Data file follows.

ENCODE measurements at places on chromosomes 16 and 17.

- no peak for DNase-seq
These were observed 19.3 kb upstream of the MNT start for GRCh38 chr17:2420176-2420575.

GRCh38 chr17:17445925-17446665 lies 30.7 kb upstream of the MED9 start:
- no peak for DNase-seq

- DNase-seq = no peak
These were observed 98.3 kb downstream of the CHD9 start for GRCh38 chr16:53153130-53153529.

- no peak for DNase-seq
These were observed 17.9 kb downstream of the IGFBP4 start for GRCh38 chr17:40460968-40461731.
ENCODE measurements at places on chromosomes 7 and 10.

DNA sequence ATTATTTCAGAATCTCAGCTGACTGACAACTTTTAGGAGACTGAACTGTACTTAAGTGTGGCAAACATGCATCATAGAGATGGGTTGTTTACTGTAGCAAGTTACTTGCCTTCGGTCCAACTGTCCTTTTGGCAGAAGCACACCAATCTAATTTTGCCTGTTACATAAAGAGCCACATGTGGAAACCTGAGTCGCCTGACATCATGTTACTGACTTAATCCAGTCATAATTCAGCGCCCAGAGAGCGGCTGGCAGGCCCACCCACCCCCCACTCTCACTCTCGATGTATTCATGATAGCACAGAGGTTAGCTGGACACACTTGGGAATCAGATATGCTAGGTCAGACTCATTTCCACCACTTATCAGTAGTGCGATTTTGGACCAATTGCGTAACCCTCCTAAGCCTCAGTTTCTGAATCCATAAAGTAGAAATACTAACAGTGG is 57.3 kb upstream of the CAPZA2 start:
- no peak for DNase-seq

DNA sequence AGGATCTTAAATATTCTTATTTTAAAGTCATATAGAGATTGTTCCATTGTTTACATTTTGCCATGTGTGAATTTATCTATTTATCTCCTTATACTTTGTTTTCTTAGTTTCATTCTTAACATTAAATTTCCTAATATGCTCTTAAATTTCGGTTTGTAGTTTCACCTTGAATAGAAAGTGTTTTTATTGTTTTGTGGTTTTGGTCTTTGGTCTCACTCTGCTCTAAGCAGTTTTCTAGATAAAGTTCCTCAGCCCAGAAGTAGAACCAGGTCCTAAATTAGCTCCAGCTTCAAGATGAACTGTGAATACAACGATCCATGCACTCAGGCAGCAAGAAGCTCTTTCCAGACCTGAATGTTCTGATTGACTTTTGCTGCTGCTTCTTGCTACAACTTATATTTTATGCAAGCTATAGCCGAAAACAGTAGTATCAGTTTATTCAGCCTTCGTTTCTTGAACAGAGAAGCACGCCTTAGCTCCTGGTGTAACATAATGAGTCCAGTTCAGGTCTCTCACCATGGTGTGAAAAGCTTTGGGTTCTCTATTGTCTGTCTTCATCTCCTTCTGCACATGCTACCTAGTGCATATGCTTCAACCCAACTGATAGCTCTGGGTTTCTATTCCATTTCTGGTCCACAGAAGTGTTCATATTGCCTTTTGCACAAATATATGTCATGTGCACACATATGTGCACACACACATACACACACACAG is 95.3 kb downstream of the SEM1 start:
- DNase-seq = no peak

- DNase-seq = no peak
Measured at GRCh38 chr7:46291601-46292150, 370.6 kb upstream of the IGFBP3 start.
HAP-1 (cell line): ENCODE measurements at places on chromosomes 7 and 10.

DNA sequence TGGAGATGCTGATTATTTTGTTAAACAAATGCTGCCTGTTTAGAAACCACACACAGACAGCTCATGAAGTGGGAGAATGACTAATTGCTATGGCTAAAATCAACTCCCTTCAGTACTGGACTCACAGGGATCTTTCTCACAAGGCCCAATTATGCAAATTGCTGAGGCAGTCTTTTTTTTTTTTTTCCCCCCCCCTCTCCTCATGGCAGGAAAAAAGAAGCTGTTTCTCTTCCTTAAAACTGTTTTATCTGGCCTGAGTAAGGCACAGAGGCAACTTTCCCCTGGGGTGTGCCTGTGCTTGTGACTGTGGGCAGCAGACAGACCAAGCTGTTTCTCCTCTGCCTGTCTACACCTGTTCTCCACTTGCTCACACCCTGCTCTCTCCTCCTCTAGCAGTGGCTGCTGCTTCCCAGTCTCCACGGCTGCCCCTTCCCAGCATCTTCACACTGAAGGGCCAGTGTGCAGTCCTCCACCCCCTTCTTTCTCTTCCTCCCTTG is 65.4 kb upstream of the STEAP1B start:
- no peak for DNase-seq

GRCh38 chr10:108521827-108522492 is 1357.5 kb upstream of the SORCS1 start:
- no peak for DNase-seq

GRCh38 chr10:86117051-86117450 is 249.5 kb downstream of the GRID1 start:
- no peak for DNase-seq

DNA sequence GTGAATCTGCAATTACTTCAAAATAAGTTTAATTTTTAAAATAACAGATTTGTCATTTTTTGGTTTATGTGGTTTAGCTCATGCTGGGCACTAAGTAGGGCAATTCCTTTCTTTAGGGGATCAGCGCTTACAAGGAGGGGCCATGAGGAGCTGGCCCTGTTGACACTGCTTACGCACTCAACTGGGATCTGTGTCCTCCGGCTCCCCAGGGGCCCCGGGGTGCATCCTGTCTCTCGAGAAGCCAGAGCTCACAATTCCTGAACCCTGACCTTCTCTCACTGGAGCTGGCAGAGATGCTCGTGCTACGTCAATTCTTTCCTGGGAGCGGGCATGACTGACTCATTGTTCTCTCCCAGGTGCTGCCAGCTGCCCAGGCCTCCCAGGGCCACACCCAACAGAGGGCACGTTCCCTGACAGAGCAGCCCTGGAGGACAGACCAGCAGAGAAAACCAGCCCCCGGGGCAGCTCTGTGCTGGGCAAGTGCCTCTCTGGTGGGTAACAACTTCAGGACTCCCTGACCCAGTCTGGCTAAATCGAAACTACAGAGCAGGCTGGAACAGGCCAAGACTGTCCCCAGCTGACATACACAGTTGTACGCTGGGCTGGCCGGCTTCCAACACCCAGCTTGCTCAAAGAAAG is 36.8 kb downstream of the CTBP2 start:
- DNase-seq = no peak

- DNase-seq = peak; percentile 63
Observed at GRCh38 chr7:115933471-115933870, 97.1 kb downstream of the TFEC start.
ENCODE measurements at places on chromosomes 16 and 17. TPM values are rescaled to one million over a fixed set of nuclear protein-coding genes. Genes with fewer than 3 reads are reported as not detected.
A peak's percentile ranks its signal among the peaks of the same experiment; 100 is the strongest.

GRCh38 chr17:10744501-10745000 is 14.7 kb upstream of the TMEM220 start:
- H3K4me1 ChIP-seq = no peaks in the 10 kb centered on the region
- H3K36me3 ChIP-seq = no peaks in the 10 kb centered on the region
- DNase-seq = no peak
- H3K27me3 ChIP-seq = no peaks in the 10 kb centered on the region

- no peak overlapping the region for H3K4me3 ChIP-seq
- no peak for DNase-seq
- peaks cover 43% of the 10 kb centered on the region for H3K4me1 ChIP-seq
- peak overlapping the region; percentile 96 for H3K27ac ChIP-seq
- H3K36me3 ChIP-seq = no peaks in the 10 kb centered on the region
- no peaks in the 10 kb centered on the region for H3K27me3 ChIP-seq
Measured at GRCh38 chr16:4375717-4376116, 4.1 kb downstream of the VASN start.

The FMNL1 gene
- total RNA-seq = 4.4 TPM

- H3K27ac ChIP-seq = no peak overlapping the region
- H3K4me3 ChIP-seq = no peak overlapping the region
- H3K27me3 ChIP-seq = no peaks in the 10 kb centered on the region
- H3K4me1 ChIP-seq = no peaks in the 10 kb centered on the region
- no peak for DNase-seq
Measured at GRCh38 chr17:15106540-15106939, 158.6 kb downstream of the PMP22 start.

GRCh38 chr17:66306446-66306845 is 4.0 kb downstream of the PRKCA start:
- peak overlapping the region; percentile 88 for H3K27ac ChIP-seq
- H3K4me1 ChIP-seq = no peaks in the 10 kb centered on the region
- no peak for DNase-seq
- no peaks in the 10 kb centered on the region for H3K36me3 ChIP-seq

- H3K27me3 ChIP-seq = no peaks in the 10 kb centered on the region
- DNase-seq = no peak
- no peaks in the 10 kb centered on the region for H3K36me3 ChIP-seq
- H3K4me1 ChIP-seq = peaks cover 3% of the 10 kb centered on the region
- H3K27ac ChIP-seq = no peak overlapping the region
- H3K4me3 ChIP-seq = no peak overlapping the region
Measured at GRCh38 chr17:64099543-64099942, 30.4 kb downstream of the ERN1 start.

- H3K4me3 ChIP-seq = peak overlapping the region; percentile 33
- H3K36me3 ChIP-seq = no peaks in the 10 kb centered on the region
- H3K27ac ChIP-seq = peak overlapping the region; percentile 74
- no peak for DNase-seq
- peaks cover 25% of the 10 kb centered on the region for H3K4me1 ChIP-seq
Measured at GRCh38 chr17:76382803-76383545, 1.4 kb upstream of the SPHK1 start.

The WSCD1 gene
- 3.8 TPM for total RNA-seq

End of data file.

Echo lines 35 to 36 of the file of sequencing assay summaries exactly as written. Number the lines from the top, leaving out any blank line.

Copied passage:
- no peak overlapping the region for H3K4me3 ChIP-seq
- no peak for DNase-seq